What if I don’t know how to take something apart? One option is to apply excessive force and break the thing open. That works, but obviously sacrifices the thing; this is particularly useless if I wanted to take something apart because I need to fix it, or understand it. Generally, the smash method always works, but is almost never useful.

Yet thought also goes wrong somehow, and produces destruction. This arises from a certain way of thinking, i.e., fragmentation. This is to break things up into bits, as if they were independent. It’s not merely making divisions, but it is breaking things up which are not really spearate. It’s like taking a watch and smashing it into fragments, rather than taking it apart and finding its parts. The parts are parts of a whole, but the fragments are just arbitrarily broken off from each other. Things which really fit, and belong together, are treated as if they do not. That’s one of the features of thought that’s going wrong.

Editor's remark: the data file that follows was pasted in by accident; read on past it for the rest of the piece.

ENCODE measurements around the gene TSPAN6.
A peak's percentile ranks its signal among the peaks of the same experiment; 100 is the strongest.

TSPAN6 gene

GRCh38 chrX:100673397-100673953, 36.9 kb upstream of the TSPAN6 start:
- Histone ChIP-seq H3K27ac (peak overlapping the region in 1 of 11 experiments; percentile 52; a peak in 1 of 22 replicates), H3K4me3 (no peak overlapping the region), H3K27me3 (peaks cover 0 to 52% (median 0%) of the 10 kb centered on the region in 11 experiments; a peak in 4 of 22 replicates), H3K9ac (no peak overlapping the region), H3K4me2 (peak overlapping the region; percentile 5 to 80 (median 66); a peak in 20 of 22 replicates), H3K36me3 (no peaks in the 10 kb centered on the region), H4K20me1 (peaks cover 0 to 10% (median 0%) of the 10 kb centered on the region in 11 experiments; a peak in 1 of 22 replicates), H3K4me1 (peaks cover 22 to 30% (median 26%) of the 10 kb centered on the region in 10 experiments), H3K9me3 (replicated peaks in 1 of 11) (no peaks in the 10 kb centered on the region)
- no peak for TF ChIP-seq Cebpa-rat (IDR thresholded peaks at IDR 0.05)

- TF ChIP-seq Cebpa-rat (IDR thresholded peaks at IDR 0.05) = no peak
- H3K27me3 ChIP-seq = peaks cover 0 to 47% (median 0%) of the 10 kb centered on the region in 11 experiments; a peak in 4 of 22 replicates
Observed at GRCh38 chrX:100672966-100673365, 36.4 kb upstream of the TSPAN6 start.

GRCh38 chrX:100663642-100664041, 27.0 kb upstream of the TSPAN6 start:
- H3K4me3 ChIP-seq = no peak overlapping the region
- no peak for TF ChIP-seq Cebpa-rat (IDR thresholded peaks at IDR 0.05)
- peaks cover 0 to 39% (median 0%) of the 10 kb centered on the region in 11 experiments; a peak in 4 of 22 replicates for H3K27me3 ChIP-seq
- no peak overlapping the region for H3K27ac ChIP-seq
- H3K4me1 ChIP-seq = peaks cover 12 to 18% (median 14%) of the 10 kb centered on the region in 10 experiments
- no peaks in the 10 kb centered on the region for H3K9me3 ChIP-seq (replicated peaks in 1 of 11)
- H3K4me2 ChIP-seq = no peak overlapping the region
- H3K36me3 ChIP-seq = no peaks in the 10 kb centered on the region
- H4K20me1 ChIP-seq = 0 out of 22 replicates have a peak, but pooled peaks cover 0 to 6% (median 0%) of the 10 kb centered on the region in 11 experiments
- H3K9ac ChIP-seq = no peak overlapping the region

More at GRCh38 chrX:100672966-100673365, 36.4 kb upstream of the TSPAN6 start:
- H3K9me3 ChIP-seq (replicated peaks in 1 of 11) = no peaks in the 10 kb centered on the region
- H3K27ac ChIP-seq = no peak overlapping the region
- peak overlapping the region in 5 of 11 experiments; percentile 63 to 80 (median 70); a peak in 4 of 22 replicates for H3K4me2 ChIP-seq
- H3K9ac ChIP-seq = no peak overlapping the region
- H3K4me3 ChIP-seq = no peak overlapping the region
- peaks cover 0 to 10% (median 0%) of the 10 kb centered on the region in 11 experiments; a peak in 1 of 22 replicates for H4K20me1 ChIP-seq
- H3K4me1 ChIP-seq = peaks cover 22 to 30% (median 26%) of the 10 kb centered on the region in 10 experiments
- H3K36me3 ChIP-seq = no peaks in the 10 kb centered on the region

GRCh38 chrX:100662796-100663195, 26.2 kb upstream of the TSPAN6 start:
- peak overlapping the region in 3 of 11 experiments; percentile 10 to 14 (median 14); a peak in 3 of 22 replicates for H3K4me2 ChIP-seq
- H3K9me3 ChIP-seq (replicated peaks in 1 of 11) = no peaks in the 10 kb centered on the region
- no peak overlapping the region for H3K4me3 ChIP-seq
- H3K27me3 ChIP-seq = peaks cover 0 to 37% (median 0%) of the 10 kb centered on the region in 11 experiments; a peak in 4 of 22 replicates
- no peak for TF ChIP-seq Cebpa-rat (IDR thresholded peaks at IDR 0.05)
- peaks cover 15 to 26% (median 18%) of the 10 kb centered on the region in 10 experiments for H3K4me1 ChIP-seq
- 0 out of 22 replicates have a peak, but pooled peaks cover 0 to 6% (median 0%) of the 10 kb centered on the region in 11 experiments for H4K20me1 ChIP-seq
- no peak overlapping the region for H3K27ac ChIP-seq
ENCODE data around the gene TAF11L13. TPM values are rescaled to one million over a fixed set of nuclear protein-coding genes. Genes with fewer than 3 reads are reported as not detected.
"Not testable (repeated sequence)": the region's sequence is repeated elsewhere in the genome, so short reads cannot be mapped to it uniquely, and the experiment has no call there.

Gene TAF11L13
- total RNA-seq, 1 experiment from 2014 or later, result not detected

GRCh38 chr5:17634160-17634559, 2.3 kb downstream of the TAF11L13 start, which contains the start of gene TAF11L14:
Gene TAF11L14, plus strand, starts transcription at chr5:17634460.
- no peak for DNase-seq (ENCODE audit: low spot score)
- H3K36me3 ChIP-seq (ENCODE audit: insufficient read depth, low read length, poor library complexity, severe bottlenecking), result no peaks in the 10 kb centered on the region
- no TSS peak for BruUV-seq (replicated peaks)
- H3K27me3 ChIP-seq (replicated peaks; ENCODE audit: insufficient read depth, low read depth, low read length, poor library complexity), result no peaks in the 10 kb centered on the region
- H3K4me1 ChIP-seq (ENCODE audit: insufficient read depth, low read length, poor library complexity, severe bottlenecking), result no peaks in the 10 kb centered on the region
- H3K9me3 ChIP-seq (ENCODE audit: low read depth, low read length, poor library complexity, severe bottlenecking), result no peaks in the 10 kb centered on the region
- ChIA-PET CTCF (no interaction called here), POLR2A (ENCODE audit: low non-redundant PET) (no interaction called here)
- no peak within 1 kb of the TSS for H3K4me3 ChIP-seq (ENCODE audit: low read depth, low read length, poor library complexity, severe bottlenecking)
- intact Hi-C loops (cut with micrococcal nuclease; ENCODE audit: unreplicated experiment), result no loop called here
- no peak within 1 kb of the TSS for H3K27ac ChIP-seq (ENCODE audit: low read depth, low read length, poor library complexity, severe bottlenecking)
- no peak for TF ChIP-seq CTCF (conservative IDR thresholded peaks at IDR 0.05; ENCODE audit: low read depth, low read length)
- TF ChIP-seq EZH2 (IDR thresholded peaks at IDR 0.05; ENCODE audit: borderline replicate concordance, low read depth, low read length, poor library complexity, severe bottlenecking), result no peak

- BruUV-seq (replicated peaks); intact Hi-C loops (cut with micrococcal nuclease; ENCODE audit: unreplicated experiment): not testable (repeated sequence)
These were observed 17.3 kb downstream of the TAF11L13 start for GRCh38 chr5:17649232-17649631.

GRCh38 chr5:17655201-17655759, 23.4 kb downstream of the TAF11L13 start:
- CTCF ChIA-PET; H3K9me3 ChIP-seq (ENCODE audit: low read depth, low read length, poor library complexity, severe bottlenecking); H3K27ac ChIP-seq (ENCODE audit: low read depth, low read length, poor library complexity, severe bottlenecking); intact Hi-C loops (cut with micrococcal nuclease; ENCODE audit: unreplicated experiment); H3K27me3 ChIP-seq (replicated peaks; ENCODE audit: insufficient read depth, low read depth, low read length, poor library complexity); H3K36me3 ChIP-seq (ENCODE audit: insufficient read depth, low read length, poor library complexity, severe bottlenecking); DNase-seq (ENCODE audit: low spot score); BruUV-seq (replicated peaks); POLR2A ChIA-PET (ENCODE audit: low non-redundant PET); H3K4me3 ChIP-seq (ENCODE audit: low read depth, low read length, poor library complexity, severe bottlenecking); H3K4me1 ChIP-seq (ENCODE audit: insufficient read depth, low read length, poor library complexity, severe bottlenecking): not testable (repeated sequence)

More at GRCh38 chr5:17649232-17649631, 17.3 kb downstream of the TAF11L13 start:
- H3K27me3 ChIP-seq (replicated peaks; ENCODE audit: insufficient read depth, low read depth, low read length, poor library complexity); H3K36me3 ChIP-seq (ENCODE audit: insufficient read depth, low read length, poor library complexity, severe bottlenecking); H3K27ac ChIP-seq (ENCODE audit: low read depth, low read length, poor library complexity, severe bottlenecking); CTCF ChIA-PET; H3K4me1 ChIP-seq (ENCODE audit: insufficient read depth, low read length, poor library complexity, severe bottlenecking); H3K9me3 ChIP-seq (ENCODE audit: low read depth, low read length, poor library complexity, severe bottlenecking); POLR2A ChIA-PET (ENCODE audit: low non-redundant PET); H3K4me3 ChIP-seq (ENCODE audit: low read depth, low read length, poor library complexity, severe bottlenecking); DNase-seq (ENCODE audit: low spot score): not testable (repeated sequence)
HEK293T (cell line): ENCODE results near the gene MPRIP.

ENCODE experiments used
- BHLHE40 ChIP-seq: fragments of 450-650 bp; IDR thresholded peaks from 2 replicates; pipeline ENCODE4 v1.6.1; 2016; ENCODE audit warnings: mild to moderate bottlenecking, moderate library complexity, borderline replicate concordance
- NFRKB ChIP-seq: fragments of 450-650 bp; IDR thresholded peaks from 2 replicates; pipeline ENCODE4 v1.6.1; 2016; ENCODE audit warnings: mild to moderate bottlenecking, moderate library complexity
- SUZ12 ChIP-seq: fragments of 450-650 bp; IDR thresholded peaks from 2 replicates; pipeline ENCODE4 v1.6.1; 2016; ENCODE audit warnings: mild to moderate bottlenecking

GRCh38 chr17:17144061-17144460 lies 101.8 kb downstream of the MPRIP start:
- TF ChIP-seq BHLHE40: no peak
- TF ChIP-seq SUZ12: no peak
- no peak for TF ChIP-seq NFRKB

~ David Bohm from, On Dialogue p56

I’m perpetually on a journey of self-awareness. I’m quite often applying my mind to understand things. This idea from Bohm about fragmentation, and in particular fragmentation being bad because it misses out on the relationships and inherent properties of the natural parts (in the sense of disassembled-watch parts versus smashed-watch bits). This idea of fragmentation is a warning against my running with the first way I manage to understand something; just because I’ve found one way to understand (smash) something into understandable pieces, doesn’t mean that’s the best way.